On his way…..
I can honestly say I have loved Touristo since the moment I found out I was pregnant with him. He was desperately wanted, and from the minute I saw those two lines saying he was on his way, my heart beat for him. The only thing I knew about him at that stage was that he was male and that he enjoyed listening to Brian McKnight. Nothing else mattered.
Nice to meet you
So after a lot of waiting and a rough pregnancy, it was time to meet our baby. The labour was very long, and by the end of it I was completely exhausted. Just when I thought I was about to pass out from fatigue, Touristo decided he would grace us with his presence. The moment the midwife gently laid him on my chest was the most beautiful thing I had ever experienced, and I remember sobbing “he’s perfect, he’s perfect, he’s perfect”, over and over. Now to be fair, nobody is perfect but he was just as he was meant to be. In hindsight though he was long and skinny, covered in vernix, his skin was a weird colour……but he was mine and just as he was meant to be. By this point I hadn’t slept in over 2 days and I still couldn’t sleep now because I was so enamoured.
I had just birthed my very much wanted child. He was perfectly healthy and he was mine. I had never felt love like that.
Right from the onset he had issues coping with the world from a sensory perspective. He needed to hear the steady rhythm of a heart beat to help him sleep. He needed to be swaddled to relax him, and loved touching and mouthing everything he could. But when these needs were met, he was the happiest, sweetest, gentlest baby on earth. It was like someone took all the extra happiness and light in the world and put it in this child, and this light shone out his big, saucer-like brown eyes.
As he grew older he continued to to be this most amazingly gentle, sweet boy. He also wanted to learn everything about the world around him all in one day. He was clearly very bright and inquisitive.
Eventually, we noticed differences in communication and other areas and sought out hearing tests, a speech assessment and a Paed. At this stage we were told he had a moderate speech delay. It wasn’t until a year later he was diagnosed with autism.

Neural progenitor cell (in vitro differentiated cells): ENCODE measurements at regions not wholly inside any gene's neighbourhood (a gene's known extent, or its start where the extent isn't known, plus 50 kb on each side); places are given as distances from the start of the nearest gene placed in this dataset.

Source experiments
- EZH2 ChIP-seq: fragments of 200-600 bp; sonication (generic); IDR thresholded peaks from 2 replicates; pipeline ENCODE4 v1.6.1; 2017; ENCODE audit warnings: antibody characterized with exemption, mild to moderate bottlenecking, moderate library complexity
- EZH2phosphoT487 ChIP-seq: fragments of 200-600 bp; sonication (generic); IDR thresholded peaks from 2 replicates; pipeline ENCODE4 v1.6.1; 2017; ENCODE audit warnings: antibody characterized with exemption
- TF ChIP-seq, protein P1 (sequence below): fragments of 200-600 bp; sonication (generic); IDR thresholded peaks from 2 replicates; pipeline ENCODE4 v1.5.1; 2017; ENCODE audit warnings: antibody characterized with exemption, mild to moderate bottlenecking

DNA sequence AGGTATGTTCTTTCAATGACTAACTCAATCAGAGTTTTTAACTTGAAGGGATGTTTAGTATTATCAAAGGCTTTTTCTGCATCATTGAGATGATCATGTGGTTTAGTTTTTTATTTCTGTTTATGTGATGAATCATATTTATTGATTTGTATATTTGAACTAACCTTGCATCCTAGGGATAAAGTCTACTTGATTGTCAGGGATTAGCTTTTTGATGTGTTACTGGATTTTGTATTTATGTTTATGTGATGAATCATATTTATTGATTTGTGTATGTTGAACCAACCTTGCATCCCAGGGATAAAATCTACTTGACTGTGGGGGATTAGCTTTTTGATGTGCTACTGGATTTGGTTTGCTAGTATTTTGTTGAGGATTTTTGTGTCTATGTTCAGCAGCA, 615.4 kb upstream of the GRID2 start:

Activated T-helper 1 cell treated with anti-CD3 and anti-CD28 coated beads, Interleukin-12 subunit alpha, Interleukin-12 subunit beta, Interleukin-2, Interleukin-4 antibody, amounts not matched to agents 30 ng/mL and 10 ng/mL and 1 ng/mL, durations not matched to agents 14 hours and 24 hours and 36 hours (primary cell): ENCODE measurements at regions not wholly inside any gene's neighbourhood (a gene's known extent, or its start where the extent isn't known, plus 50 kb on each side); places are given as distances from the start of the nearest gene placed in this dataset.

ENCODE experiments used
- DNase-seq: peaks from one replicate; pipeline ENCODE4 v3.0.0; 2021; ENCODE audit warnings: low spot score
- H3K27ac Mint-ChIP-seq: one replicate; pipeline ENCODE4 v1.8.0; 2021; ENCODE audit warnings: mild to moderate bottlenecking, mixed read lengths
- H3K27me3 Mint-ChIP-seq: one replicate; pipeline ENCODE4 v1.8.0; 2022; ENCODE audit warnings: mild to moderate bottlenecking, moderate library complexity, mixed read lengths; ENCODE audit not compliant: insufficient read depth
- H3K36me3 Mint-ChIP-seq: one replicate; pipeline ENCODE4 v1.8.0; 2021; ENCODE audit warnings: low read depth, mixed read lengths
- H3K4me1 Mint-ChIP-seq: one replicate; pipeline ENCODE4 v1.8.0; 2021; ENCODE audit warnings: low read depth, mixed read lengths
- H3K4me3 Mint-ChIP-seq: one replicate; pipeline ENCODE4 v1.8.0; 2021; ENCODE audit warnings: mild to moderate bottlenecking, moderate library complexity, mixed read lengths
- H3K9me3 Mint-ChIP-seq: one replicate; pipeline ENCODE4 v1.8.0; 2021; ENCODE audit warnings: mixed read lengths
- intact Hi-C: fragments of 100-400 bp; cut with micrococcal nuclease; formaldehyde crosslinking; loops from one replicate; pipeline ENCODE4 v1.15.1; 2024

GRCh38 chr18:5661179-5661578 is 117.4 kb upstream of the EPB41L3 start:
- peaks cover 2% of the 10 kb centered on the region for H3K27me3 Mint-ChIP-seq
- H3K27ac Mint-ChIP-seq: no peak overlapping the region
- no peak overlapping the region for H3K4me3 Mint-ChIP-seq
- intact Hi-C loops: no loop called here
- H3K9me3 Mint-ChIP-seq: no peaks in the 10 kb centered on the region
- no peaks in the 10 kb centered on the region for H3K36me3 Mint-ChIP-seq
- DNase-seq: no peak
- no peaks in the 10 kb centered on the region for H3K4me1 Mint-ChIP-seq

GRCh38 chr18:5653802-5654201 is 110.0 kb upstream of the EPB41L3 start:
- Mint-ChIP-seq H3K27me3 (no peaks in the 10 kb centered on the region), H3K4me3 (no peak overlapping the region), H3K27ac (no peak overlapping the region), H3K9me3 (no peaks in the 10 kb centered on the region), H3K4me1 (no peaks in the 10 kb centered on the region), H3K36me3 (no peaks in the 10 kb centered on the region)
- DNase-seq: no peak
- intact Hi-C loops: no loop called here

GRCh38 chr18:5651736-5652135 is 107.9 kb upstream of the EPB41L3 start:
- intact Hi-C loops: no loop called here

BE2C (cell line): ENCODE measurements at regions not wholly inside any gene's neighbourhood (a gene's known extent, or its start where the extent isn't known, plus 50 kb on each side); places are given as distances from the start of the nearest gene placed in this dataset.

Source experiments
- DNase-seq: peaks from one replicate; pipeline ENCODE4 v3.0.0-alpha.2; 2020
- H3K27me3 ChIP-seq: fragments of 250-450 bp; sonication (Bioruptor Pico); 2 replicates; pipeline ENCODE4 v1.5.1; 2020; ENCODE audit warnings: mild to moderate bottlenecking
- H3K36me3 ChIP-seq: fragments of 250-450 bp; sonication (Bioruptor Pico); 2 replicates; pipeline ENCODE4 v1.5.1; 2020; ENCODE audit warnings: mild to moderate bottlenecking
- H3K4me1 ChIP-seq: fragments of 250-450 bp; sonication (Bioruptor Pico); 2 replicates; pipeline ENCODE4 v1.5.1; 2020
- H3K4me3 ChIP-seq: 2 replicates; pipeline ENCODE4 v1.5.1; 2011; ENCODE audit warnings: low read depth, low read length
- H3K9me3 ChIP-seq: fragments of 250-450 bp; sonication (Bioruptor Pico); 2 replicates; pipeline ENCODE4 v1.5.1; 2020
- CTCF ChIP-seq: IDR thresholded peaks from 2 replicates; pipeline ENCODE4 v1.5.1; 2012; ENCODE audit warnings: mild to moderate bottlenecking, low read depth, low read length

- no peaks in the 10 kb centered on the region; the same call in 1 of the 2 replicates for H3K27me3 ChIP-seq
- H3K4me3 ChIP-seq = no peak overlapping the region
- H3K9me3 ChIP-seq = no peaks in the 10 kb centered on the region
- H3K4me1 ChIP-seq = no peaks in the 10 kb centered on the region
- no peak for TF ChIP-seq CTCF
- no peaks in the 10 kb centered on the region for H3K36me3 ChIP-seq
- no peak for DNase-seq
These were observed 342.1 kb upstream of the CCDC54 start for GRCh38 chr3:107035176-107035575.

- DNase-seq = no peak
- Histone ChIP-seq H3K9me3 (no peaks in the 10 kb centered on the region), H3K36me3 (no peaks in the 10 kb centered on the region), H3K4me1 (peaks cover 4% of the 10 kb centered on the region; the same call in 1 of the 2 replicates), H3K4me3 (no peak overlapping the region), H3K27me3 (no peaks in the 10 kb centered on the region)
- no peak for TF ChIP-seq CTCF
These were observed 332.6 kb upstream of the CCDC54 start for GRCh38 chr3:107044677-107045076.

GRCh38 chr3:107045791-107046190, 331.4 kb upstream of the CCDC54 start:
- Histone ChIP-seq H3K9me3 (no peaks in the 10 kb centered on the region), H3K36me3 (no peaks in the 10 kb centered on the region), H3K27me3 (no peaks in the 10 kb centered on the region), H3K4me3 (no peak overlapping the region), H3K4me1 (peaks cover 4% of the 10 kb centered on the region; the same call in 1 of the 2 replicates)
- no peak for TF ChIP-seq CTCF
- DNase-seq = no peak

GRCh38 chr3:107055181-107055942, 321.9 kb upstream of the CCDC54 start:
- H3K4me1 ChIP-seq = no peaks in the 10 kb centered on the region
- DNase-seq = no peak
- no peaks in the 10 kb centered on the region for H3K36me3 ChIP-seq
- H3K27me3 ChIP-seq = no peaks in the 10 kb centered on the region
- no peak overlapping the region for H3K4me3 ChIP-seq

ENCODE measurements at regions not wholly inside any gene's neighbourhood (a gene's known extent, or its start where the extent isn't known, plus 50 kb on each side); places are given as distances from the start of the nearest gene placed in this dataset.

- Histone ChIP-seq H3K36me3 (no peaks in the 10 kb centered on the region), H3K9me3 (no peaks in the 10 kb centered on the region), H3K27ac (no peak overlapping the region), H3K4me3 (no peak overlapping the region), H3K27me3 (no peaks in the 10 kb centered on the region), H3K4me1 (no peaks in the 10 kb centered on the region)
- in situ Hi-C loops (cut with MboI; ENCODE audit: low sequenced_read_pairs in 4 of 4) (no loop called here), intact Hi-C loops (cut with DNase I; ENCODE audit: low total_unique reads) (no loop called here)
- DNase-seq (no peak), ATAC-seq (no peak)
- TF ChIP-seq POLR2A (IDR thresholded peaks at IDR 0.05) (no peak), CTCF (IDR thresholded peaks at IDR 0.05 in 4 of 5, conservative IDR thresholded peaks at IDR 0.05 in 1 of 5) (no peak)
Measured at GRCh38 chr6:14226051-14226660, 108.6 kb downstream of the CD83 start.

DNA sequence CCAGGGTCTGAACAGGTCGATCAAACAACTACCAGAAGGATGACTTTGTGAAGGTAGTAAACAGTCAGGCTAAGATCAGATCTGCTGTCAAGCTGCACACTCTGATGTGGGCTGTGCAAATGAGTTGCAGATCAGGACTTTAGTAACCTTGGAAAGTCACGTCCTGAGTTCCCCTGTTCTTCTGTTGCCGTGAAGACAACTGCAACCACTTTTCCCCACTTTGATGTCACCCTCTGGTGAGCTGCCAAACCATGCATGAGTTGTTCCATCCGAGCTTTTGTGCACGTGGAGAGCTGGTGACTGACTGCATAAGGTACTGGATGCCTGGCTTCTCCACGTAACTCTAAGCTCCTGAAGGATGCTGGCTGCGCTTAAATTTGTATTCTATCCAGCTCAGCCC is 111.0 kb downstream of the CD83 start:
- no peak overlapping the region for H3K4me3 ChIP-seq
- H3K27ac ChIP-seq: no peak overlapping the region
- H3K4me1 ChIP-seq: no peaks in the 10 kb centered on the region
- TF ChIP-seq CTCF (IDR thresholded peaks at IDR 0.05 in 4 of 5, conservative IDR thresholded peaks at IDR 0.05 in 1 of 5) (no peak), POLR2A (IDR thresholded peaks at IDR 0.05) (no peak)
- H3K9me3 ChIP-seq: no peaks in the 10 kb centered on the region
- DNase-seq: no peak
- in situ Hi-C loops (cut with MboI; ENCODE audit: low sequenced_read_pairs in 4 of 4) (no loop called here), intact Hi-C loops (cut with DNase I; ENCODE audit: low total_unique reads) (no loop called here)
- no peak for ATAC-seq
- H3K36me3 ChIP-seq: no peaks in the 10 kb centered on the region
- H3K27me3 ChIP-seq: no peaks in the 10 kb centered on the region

Touristo was diagnosed just after his third birthday. The Princess was only a few weeks old, and I remember having her in a baby sling during this appointment. The diagnostician delivered his diagnosis in a way that oozed sympathy, you know……the way you deliver really horrible news. Only, I didn’t think it was horrible. I had answers. Understanding what was going on for him allowed me to make adaptations so he could reach his greatest potential. Because of these answers I would also be able to make adaptations to my parenting that were more fair, helpful and respectful. I wasn’t a failure as a parent, I was just parenting the wrong way for him.
I initially sought refuge in parents’ forums where I was continually encouraged ‘to grieve for the life and child that I would never have’. I found this jarring. What the actual……? My son had not died, he was healthy and exactly as he was meant to be. He was still entirely that same person who nearly burst my heart open with joy the moment I met him. How could I ever, ever grieve someone so amazing? As for grieveing the life that I had planned out in my head …….as I said, the only thing I knew about him during pregnancy (which was when I fell in love with him) was that he was a boy who liked listening to Brian McKnight. Nothing else about him had been planned out beyond that, nor did anything else matter! You take life as it comes to you.
Back then I was a newbie to this world of severe autism and thought maybe I was the crazy one for feeling this way…….but I have now had a few years to mull over these thoughts and am now crystal clear. It is still something I could never do and here is the bullet point list why:
– why would I grieve someone so awesome. Grieving is for when something awful happens like a death….. nothing about Touristo is awful.
– his feelings! I imagined how I would feel growing up having a parent who was so devastated because of the way I am.
– the day he was diagnosed he was still the same awesome guy that I was so in love with the day he was born. I just had new information to help him.
– I am an aspie and know how it feels to be very different and not fit in, especially as a kid. I imagined what it would feel like having my mother grieving for the parenting experience she didn’t have. Kids pick up on that even if they have no words.
I think oftentimes the whole grieving thing is set up around the stage of diagnosis, and whether the diagnosis is presented as something terrible, neutral or good. Diagnosticians have amazing power to use this conversation to set parents up with a much more positive perspective on autism which is empowering for parents and can only lead to positive outcomes for the child.